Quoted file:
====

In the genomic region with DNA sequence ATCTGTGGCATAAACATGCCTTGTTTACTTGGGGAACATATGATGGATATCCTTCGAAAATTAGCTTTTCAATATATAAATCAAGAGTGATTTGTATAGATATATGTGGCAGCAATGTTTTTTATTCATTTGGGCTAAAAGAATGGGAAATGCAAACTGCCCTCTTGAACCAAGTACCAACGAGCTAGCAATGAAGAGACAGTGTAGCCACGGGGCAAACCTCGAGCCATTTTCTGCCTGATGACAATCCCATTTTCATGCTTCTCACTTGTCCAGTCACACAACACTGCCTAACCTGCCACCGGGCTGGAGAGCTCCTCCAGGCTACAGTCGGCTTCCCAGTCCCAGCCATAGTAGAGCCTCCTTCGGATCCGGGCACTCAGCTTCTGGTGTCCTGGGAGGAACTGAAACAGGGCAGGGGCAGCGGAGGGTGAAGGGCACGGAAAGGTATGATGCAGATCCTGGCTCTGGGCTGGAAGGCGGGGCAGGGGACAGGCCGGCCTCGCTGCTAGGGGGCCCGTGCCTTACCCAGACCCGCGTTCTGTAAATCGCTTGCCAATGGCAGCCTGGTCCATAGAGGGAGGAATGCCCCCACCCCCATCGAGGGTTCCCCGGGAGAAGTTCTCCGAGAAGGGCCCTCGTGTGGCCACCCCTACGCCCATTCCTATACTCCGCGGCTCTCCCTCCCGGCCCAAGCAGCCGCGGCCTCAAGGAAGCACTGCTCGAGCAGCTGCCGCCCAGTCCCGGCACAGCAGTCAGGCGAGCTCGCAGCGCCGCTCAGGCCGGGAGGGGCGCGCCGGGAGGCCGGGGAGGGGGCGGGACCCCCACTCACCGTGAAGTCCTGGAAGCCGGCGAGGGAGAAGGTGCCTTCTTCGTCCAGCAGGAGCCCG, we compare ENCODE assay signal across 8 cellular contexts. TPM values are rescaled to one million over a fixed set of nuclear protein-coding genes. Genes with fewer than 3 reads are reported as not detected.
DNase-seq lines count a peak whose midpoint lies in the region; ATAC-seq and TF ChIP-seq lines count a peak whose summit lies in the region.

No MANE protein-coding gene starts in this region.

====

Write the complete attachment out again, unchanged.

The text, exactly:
In the genomic region with DNA sequence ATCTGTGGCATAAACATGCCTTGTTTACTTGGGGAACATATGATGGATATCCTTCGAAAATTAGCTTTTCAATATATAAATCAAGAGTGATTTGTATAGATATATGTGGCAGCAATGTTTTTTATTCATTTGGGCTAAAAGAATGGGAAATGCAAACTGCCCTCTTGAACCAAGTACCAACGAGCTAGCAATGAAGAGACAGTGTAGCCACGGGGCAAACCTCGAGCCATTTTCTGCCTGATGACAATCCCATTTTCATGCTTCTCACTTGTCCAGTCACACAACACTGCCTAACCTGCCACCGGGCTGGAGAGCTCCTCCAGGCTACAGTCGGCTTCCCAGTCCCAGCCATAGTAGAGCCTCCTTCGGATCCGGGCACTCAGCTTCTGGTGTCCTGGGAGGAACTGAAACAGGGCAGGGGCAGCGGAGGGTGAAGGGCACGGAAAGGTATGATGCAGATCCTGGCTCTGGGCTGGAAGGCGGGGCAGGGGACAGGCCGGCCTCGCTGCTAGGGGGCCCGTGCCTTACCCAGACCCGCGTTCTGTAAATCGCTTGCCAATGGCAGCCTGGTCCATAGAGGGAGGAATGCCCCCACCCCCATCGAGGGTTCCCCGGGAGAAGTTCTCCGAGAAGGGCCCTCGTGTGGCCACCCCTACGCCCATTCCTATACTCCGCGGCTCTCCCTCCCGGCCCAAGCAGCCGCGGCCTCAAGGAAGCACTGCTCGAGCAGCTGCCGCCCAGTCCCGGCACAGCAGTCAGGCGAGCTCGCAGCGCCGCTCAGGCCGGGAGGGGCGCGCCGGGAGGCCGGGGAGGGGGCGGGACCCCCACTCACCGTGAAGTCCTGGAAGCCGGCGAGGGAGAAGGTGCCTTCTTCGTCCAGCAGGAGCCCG, we compare ENCODE assay signal across 8 cellular contexts. TPM values are rescaled to one million over a fixed set of nuclear protein-coding genes. Genes with fewer than 3 reads are reported as not detected.
DNase-seq lines count a peak whose midpoint lies in the region; ATAC-seq and TF ChIP-seq lines count a peak whose summit lies in the region.

No MANE protein-coding gene starts in this region.